Sony Pictures made “The Interview” available online on Wednesday, widening distribution of a comedy that triggered a massive cyberattack blamed on North Korea, after backtracking on a decision to cancel the movie’s release that was criticized as self-censorship.
The film was available for rental on Google Inc’s Youtube site as of early Wednesday afternoon. Microsoft Corp and Sony itself are also showing the comedy, the studio said, a day after agreeing to release it at some 200 independent theaters.
“It was essential for our studio to release this movie, especially given the assault upon our business and our employees by those who wanted to stop free speech,” Sony Entertainment Chief Executive Michael Lynton said in a statement. “We chose the path of digital distribution first so as to reach as many people as possible on opening day, and we continue to seek other partners and platforms to further expand the release.”
The movie, which stars Seth Rogen and James Franco and is about a fictional plot to assassinate North Korean leader Kim Jong Un, triggered the most destructive cyberattack ever to target a U.S. company, resulting in the release of hundreds of embarrassing emails and confidential data.
In addition to YouTube Movies, Google Play, Microsoft’s Xbox Video, the comedy will be available on a dedicated website, www.seetheinterview.com, to rent for $5.99 or buy for $14.99. No cable or satellite TV operator has yet agreed to make “The Interview” available through video on demand (VOD).
The showing is a chance for Google and Microsoft, which have been bit players in a VOD market dominated by Apple Inc, Amazon.com Inc and cable and satellite operators, to raise their profile.
Google said it had weighed the security implications of screening the movie – described by reviewers as “profane” and “raunchy” – after Sony contacted the company about a week ago about making it available online.
“Given everything that’s happened, the security implications were very much at the front of our minds,” Google’s chief legal officer, David Drummond, wrote in a blog post. “But after discussing all the issues, Sony and Google agreed that we could not sit on the sidelines and allow a handful of people to determine the limits of free speech in another country (however silly the content might be).”
Google has an “enormous” infrastructure that is well tested in fighting off denial of service and other attacks, said Barrett Lyon, principal strategist with F5 Networks and an expert in Internet network security. “I wouldn’t imagine seeing ‘lights-out’ at YouTube,” he said, adding that Microsoft could be more vulnerable
Sony said on Tuesday it was trying to secure other platforms to reach the largest possible audience after major theater chains refused to show it. That followed threats of September 11, 2001 style attacks from Guardians of Peace, the group that claimed responsibility for the cyberattacks against Sony.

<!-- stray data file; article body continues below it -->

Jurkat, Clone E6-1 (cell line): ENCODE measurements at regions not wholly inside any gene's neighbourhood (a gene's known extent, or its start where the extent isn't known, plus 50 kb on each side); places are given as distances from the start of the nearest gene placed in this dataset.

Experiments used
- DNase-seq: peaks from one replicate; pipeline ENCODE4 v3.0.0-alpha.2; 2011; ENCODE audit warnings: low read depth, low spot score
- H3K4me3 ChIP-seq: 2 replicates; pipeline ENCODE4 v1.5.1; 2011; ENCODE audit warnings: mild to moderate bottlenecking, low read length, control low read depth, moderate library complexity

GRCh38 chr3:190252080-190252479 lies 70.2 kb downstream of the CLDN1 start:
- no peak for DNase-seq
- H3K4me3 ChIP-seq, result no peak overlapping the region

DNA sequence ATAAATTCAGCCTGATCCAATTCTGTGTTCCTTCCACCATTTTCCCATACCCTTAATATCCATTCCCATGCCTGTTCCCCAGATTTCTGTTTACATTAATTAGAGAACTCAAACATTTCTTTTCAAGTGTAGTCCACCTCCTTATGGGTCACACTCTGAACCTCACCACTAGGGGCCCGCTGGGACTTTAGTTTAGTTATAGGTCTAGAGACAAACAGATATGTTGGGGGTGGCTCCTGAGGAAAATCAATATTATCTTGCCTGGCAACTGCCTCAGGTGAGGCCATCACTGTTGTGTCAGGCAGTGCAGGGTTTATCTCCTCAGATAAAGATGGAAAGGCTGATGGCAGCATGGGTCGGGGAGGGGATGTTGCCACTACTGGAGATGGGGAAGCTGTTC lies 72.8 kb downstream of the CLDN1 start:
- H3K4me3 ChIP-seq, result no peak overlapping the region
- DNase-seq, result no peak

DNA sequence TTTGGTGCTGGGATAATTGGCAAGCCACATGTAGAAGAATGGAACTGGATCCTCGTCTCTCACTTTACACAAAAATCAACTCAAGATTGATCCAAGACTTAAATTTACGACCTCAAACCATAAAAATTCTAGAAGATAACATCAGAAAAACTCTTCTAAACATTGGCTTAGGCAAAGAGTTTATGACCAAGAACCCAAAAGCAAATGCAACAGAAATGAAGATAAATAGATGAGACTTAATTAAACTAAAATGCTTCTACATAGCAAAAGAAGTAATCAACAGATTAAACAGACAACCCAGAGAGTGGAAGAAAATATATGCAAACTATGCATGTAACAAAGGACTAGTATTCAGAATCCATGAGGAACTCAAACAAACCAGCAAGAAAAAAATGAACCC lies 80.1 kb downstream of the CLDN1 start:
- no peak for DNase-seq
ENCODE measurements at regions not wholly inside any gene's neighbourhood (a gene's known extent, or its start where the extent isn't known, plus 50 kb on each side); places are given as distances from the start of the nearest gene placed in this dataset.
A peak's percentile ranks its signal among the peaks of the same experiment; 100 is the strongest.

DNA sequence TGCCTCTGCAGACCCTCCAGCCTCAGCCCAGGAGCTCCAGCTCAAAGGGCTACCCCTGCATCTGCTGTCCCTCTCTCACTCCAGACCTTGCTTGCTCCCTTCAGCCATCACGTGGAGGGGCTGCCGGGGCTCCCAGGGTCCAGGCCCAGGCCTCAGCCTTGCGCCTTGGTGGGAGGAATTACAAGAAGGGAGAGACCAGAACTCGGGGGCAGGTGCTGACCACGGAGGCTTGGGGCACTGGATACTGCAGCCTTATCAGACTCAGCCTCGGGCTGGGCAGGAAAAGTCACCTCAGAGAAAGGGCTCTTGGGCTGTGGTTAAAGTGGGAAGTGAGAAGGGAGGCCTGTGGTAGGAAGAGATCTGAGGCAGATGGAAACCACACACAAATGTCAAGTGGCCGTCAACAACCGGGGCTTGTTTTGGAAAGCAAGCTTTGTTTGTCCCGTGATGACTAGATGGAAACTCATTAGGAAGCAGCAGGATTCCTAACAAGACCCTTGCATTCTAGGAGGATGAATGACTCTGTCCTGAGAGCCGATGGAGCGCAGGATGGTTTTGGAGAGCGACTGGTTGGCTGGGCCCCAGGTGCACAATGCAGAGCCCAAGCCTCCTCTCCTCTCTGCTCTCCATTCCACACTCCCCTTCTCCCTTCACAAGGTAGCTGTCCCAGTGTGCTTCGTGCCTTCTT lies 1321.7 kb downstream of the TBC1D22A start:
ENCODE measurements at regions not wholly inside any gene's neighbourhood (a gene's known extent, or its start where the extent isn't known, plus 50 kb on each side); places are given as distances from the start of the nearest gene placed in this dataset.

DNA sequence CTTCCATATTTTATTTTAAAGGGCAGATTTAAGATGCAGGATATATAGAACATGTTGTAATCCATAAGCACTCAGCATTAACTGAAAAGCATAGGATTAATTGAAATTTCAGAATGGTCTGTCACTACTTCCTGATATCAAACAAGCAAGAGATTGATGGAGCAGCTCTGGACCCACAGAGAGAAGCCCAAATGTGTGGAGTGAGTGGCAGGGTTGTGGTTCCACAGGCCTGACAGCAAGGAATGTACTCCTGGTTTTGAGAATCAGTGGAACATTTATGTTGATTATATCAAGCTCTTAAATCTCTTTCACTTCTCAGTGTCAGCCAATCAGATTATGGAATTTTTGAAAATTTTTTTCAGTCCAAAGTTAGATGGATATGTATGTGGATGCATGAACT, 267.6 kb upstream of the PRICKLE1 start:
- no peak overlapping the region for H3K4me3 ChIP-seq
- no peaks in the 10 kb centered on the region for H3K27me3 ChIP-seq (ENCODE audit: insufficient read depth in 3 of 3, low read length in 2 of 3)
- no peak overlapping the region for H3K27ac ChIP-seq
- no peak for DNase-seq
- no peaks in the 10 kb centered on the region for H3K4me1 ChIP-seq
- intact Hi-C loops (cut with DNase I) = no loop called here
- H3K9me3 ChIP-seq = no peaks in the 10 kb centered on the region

U.S. President Barack Obama last week blamed the cyberattacks on North Korea and added to a chorus of criticism by politicians and Hollywood actors, screenwriters and directors accusing Sony of succumbing to censorship.
The White House on Wednesday praised the decision to release the film.
“As the president made clear on Friday, we do not live in a country where a foreign dictator can start imposing censorship here in the United States,” White House spokesman Eric Schultz said in a statement. “With today’s announcements, people can now make their own choices about the film, and that’s how it should be.”
A national security official said on Tuesday that U.S. authorities did not rate the hackers’ threats against theatergoers seriously, but it was not yet clear whether U.S. agencies would issue any warnings of possible attacks on exhibitors.
CNN, which first reported that Sony was in talks with Google’s Youtube on releasing the movie, said the studio also had held talks with Apple about making the comedy available on its iTunes store but that the negotiations broke down.
Obama vowed in a news conference on Friday to respond to the cyberattack “in a place and timing and manner that we choose.”
Japan, meanwhile, has begun working to ensure basic infrastructure is safe and to formulate its diplomatic response, officials said, fearing it could be a soft target for possible North Korean cyberattacks in the escalating row over the Sony Pictures hack.
And South Korea is seeking the cooperation of Chinese authorities in a probe into a cyberattack on its nuclear power plant operator after tracing multiple Internet addresses involved to a northeastern Chinese city near North Korea, a prosecution official said.
(Additional reporting by Michele Gershberg and Liana Baker in New York, Jim Finkle in Boston, Meeyoung Cho in Seoul, Tim Kelly and Nobuhiro Kubo in Tokyo; Writing by Christian Plumb; Editing by Gunna Dickson and Steve Orlofsky)
ERIC KELSEY AND MARY MILLIKEN